Born on February 12, 1809, in the small town of Shrewsbury, England, Charles Darwin circumnavigated the globe on the HMS Beagle at the young age of 22 to make keen observations and document findings in unparalleled detail. He spent the next three decades analyzing his data to support a thesis and published his findings inarguably the most controversial book ever written, The Origin of Species.
Darwin’s impact on contemporary medicine is far reaching and is predicted to have an even more powerful impact in the future. The growing field of genetics supports this claim. According to geneticist Theodosius Dobzhansky, "Nothing in biology makes sense except in the light of evolution." He purports that if evolutionary biology is the foundation for biology and biology is the foundation of medicine, than the two must coexist if one is to discover the true cause of a disease. More recent studies suggest that, while one’s DNA is not alterable, the process by which genes operate may be influenced.
The New York Times recently published an article about the impact of DNA on our health and wellness. Specifically, the article discussed the results of a new study that discovered the positive effects of outside influences such as exercise, on the behavior of DNA. The study found that exercise can change the shape and function of genes in a healthy way.
The human genome is a complex and comprehensive set of genetic information shared by all members of the human race. DNA sequences are encoded in chromosomes in the cell nuclei, where two copies of each gene, one from each parent is stored.
When it all works well, genes create a normal, health well-balanced organism. However, it has long been know that many diseases are related to genes. In some cases, a gene is broken, missing, and in others an extra gene is present. Genetic mutations can create disease. For example, all humans possess a gene called CFTR. However, only those with a mutation of this gene develop the genetic disease, cystic fibrosis. Some mutations are in only one gene, while other mutations are more complex such as those associated with heart disease and diabetes, especially when combined with environmental and lifestyle factors. But, not all mutations are necessarily bad. For example, some genetic mutations create resistance to disease. For example, according to research published in Nature, one in ten people studied in Burkina Faso in West Africa have a genetic mutation that protects them from malaria.
The good news is that current research supports the idea that not all environmental factors have a negative effect on our genetic health and wellness. Scientists at the Karolinska Institute in Stockholm published their findings in “Epigenetics” which support the theory that positive external environmental factors such as exercise, can impact our DNA to make us healthier. In the study, subjects performed moderate endurance exercise on a bike for 45 minutes, 4 times a week, for 3 months using only one leg. Muscle biopsies and DNA testing were performed on both the control (non exercised leg) and the experimental (exercised leg) before and after the study began and assessed for DNA changes. Researchers were pleasantly surprised to find significant changes in methylation, a process in which the DNA receives and responds to biochemical signals. These changes were only found in the experimental leg, the leg that had undergone 4 months of endurance training. Moreover, the changes were most notable in the muscle-cell genes which were responsible for energy metabolism, response to insulin and inflammation in the muscles. In summary, while there were no actual changes in the DNA of the exercised leg, there were significant methylation changes, which are the enhancers which amplify the response of DNA to environmental changes.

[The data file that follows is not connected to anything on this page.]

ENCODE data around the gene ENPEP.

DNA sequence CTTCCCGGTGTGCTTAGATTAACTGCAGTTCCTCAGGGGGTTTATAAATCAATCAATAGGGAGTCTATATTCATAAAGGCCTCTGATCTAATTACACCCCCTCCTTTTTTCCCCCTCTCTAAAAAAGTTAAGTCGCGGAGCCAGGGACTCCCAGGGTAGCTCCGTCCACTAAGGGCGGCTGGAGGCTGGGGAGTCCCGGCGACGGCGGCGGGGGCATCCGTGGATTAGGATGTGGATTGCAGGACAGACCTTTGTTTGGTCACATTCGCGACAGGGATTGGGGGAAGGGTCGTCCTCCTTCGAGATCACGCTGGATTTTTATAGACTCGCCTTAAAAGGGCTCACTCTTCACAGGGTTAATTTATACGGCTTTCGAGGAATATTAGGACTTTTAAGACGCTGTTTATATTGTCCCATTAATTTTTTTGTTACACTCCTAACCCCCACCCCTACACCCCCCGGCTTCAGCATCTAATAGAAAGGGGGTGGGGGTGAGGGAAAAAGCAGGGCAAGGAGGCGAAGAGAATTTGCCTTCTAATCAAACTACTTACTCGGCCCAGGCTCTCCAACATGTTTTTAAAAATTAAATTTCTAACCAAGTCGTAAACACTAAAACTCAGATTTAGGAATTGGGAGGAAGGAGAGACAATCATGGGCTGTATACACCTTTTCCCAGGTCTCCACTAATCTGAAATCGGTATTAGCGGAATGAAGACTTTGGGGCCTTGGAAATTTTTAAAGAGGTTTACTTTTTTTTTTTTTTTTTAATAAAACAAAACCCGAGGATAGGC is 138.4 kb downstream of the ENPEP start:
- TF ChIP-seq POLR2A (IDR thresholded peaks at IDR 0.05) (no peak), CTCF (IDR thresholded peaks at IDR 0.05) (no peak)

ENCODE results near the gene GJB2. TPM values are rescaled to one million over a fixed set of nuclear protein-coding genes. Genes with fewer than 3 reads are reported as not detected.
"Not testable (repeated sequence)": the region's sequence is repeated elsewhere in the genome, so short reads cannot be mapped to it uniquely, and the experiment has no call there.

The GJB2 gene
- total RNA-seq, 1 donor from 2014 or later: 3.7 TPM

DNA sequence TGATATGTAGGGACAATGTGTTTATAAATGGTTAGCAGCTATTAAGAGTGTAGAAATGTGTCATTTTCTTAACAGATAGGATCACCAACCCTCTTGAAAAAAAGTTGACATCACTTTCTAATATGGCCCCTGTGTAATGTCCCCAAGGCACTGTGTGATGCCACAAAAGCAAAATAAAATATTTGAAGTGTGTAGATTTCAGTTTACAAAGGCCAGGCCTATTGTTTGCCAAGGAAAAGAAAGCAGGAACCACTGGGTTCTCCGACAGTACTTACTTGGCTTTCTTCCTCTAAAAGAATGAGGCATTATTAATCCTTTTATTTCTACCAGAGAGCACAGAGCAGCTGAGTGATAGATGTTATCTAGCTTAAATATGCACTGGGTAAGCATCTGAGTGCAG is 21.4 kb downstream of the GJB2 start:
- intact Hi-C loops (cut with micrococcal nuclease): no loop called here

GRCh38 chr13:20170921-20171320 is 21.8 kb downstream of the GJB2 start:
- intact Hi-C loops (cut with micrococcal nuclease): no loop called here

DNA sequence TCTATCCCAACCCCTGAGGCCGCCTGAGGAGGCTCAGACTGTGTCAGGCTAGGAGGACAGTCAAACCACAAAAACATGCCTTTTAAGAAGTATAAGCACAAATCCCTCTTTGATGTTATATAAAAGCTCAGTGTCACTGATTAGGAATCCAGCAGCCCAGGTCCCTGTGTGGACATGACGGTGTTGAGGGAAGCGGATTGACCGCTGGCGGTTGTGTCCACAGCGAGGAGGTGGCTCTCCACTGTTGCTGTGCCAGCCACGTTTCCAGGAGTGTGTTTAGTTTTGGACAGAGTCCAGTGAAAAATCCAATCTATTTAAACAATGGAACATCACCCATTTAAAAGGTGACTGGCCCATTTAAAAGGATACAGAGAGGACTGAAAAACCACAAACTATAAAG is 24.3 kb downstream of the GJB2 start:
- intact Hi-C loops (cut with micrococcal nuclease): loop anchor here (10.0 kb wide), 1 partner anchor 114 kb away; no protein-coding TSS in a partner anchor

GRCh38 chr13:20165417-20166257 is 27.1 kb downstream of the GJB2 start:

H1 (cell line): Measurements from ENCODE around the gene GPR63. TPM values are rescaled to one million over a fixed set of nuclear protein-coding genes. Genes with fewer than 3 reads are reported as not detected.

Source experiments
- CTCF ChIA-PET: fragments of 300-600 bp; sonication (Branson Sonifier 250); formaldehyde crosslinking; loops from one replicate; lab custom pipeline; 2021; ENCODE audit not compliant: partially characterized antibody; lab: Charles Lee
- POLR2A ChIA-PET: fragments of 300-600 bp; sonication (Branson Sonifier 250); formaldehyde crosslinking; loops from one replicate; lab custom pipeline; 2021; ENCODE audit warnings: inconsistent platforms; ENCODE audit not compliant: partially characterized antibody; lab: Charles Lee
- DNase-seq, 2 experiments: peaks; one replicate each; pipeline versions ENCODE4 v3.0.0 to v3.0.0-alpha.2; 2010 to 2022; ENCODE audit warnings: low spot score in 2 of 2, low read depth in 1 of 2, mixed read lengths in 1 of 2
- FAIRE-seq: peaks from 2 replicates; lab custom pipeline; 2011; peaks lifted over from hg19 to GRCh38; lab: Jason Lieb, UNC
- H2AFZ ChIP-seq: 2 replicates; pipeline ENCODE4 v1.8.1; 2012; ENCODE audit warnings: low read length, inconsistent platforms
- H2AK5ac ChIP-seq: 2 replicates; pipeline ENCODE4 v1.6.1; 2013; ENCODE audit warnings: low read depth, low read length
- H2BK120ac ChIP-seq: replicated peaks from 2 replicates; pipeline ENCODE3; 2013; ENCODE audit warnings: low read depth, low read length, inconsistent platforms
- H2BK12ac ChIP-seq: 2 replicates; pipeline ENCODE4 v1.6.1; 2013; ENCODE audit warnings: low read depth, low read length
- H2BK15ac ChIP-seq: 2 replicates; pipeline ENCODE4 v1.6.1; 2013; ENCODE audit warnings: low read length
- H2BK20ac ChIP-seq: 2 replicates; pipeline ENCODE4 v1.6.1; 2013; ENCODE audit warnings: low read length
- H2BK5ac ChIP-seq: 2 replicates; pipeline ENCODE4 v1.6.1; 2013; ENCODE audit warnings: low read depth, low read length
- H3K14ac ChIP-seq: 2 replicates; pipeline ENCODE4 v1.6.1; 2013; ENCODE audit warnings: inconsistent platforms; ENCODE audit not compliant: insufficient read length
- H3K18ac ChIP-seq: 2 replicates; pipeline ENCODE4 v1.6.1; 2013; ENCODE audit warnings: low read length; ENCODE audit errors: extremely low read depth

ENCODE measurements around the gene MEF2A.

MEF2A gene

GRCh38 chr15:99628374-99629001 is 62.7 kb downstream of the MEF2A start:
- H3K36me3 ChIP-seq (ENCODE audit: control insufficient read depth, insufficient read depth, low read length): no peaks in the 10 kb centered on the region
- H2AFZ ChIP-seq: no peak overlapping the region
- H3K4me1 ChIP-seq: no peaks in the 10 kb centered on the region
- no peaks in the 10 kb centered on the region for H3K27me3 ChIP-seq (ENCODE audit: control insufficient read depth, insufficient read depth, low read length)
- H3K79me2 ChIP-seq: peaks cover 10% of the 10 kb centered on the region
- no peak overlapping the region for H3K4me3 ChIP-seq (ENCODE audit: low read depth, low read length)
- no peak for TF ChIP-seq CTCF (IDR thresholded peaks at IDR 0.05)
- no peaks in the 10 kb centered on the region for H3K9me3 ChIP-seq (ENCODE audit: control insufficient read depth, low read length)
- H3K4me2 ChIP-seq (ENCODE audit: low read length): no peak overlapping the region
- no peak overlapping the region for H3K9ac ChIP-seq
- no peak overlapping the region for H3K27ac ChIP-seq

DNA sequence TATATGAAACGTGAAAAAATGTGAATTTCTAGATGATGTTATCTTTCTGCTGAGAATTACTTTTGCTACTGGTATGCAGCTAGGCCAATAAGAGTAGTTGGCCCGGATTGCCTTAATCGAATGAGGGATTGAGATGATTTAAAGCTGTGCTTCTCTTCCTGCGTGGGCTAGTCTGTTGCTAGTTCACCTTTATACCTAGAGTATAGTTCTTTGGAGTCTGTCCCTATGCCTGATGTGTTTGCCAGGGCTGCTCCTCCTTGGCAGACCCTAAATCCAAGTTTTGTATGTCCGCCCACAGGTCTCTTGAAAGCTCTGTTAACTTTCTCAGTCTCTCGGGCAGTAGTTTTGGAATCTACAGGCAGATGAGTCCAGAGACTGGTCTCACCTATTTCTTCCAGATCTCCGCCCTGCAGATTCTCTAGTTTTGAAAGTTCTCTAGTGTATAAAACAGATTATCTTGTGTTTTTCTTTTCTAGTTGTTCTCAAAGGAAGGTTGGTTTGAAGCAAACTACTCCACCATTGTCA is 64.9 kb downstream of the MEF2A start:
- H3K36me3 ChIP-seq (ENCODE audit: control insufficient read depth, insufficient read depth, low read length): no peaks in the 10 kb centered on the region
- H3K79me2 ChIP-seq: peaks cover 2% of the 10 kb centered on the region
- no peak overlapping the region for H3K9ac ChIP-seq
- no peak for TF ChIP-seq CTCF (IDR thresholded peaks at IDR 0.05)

William Meller, MD, author of Evolution Rx, reinforces the value of the Stockholm research. He states that in spite of our anxiety about chemicals in foods, toxins in the environment and prolific diseases such as cancer, human beings were designed to heal. He feels that this is supported by a million years of evolution and natural selection that has influenced us to be powerful, healthy and self-healing. In spite of germs, toxins, and pollution we continue to thrive. In 2000 there were 180,000 centenarians in the world and that number is expected to increase by eighteen times as 3.2 million people in the world may reach 100 years of age by 2050.
Therefore, if your gene pool is questionable like most of us, don’t use that as an excuse. There are things you can do to have a positive impact on your DNA to live longer and healthier…one of them is EXERCISE!
Visit your doctor regularly and listen to your body.
Keep moving, eat healthy foods, exercise regularly, and live long and well!
NEXT MONDAY – Read Dr. Paul J. Mackarey “Health & Exercise Forum” in the Scranton Times-Tribune.
This article is not intended as a substitute for medical treatment. If you have questions related to your medical condition, please contact your family physician. For further inquires related to this topic email: firstname.lastname@example.org
Paul J. Mackarey PT, DHSc, OCS is a Doctor in Health Sciences specializing in orthopaedic and sports physical therapy. Dr. Mackarey is in private practice and is an associate professor of clinical medicine at The Commonwealth Medical College